In the approach of flexible burnishing means 14 toward and into rotor cup 10, means 14 may be rotated in one direction to facilitate entry of members 30 into cup 10, as shown in FIGS. 2 and 3; this would be used if end members 30 overextended rim 40. Alternately, in such an instance, should it be found desirable both rotation and counterrotation may be used. If members 30 in their approach to rim 40 of cup 10 do not overextend the rim but are set at such an angle so as to pass without impedance into cup 10, then no rotation of means 14 may be needed at all.
At any event, by whatever approach technique may be employed, by the time that means 14 has attained its predetermined distance from the apex of groove 12 at least a plurality of members 30 are contained within rotor cup 10 with their ultimate tips in contact with the surfaces of groove 12 and its apex, and their extention from the tips in a flexed state, as seen in FIGS. 1, 3, 4A, 4B and 6, exterior groove 12. Then control means C causes motor M to rotate and counter-rotate burnishing means 14 according to a predetermined manner. Within a very short time interval, should there be any members outside of cup 10 or any of their ultimate tips as yet not contained within groove 12 and in contact with its walls and apex, it has been found that this rotation and counterrotation has the effect of bringing all such members 30 within cup 10 and their ultimate tips within groove 12 and in contact with its surfaces and apex. However, rotation and counterrotation play a vital role beyond this in the present cleaning process, and more particularly the changeovers in directions from one rotational sense to the other.
Upon a change of rotational sense from rotation to counterrotation and vice versa, members 30 also are forced to changeover the directions of flexure or bending. Although the exact mechanism of cleaning exacted by the aforesaid "changeovers" in rotational sense or direction is not completely understood at this time, it is known according to this invention that such changeovers are critical to its effective working. It is presently believed that upon each changeover in rotational sense from say clockwise to anticlockwise, a rather sudden changeover also occurs in the flexure bending of members 30. Such changeover causes also a rather sudden change at the least in the contact angle of the ultimate tips of members 30 with the surfaces and apex of groove 12, and in so doing impact the surfaces and apex with a force much exceeding that ordinarily applied in the course of ordinary rotation between such changeovers, such as the force called "stretch force" due to bending of members 30. It is these sudden impacts, it is believed, which dislodge adhering fibers and foreign matter from groove 12 surfaces and apex, and which thus clean these to a bright or burnished condition. Nevertheless, by whatever the exact mechanism may be through and by which the present invention works, it was discovered that the present process requires changes in rotational sense to occur, and with some frequency, between the surfaces of rotor 10 to be cleaned and the present cleaning means 14.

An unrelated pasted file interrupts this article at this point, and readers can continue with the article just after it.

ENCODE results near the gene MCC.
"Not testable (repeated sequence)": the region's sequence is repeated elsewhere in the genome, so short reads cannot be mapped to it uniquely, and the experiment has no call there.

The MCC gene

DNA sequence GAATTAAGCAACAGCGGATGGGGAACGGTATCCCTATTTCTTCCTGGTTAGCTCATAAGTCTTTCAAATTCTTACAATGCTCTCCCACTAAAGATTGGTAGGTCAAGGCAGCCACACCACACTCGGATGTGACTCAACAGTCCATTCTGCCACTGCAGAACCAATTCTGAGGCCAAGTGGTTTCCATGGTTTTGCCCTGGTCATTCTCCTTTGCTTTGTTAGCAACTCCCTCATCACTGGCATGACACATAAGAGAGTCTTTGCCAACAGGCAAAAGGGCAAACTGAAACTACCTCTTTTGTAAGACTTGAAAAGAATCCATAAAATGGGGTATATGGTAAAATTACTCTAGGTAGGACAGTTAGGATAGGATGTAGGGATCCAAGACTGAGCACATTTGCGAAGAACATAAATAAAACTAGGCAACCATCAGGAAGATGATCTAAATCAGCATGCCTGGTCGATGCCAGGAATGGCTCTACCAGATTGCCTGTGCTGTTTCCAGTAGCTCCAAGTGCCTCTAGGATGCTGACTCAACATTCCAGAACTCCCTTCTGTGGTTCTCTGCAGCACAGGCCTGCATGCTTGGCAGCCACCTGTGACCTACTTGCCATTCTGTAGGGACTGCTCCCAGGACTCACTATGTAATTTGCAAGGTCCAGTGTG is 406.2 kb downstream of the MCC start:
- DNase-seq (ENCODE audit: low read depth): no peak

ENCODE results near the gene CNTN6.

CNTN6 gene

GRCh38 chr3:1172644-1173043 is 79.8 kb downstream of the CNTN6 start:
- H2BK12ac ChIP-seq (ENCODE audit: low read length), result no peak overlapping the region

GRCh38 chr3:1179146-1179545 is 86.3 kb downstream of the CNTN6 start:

Following some prescribed time interval during which some prescribed rotational changeovers in direction are caused by the present invention, or after a prescribed number of circumnavigations of the groove 12 by members 30 during which the aforesaid changeovers occur, these being determined by experience, means 14 is withdrawn from cup 10 by arm 22 and its moving means under the control of control means C, and is restored to some "rest" position out of the way of the spinning mechanisms (not shown) to await its next operational sequence at another rotor box or cup 10 requiring cleaning.
In order that no injury of the surfaces and apex of groove 12 be incurred, such as by scratching or undue wear which would significantly change the dimensions and geometries of the surfaces of groove 12, one skilled in the art would select carefully the materials used to form the flexible end members 30, whether bristles as in FIGS. 1 through 4B, or flat members 30 as in FIGS. 5 and 6, or of another design or configuration, making sure that, on say the Mohr scale of hardnesses, the members 30 had a somewhat lower hardness than the surfaces of cup 10 to be cleaned. Thus, if the groove 12 is of an aluminum alloy, one would not choose bristles 30 as in FIG. 1 which were of spring steel; rather one may choose bristles 30 of some appropriate nylon polymer composition.
After flexible burnishing means 14 is withdrawn, the cover (not shown) for cup 10 is replaced restoring to cup 10 an operational sub-atmospheric pressure (vacuum) and in so doing sweeping the air containing suspended therein fibers and the freed foreign matter, out of cup 10 prior to once again receiving a feed of new discrete fibers and their twisting into a yarn for resumptionof yarn production.